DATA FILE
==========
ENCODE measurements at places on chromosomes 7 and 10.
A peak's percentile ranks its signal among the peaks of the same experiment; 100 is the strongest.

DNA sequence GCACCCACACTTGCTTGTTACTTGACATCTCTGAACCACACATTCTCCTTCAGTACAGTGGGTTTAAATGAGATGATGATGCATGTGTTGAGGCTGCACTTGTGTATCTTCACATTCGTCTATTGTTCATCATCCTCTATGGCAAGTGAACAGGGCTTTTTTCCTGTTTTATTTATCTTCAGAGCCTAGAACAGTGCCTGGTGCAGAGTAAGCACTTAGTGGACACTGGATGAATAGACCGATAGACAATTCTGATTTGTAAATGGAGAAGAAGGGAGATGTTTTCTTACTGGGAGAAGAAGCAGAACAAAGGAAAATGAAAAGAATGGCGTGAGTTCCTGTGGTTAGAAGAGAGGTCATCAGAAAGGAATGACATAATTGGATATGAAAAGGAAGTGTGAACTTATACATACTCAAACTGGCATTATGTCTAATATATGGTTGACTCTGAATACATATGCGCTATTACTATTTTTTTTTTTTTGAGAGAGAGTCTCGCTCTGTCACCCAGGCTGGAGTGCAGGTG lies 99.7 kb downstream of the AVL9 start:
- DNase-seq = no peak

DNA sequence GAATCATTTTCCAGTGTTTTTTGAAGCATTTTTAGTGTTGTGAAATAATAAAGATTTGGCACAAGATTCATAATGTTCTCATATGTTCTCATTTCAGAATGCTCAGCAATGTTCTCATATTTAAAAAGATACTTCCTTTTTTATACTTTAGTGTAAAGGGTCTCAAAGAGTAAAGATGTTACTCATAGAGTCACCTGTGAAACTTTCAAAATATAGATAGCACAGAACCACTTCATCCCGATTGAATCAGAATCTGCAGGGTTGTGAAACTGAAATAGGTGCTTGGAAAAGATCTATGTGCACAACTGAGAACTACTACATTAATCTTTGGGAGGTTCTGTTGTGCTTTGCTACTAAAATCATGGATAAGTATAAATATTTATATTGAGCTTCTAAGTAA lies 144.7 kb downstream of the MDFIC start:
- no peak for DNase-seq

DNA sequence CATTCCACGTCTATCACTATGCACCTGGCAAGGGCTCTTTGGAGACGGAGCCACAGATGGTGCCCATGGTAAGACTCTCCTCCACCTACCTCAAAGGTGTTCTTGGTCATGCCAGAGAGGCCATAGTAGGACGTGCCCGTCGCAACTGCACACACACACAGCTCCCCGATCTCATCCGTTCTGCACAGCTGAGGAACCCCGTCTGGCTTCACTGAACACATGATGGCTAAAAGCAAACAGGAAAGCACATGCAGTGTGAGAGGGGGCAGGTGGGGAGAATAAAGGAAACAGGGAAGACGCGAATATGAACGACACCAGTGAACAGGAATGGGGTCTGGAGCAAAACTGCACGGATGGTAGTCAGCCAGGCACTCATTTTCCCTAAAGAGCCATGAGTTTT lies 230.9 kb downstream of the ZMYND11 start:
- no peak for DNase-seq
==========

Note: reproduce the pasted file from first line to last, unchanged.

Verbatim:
ENCODE measurements at places on chromosomes 7 and 10.
A peak's percentile ranks its signal among the peaks of the same experiment; 100 is the strongest.

DNA sequence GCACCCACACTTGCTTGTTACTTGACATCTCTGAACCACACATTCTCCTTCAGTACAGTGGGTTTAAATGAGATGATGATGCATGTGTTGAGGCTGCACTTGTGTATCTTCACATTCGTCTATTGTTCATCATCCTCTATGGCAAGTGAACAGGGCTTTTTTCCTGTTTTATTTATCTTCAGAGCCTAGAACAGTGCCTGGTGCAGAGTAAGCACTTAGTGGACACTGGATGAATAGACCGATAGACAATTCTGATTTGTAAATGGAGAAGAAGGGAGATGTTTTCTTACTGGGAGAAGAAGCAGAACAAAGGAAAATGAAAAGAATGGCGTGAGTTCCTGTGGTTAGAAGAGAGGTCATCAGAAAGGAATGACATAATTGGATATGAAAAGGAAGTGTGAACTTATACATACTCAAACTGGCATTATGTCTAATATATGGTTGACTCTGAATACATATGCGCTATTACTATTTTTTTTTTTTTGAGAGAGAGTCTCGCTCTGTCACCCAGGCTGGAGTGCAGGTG lies 99.7 kb downstream of the AVL9 start:
- DNase-seq = no peak

DNA sequence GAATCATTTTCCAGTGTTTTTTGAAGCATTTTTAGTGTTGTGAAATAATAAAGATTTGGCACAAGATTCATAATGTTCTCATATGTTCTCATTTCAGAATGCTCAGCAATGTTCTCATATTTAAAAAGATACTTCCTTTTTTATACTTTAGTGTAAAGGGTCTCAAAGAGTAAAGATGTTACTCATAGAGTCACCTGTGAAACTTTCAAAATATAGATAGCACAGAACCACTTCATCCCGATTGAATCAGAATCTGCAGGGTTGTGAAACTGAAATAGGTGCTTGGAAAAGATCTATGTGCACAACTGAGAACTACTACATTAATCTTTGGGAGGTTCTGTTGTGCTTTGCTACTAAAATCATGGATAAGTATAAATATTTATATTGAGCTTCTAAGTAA lies 144.7 kb downstream of the MDFIC start:
- no peak for DNase-seq

DNA sequence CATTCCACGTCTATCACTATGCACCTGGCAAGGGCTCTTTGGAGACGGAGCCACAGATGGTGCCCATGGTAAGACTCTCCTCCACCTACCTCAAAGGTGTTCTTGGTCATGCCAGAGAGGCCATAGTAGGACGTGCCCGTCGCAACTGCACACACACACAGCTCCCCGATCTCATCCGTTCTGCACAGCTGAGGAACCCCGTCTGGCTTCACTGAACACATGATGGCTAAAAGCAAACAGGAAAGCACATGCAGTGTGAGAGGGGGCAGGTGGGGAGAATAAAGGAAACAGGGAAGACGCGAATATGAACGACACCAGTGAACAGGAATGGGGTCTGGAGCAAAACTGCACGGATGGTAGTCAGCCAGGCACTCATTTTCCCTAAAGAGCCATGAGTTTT lies 230.9 kb downstream of the ZMYND11 start:
- no peak for DNase-seq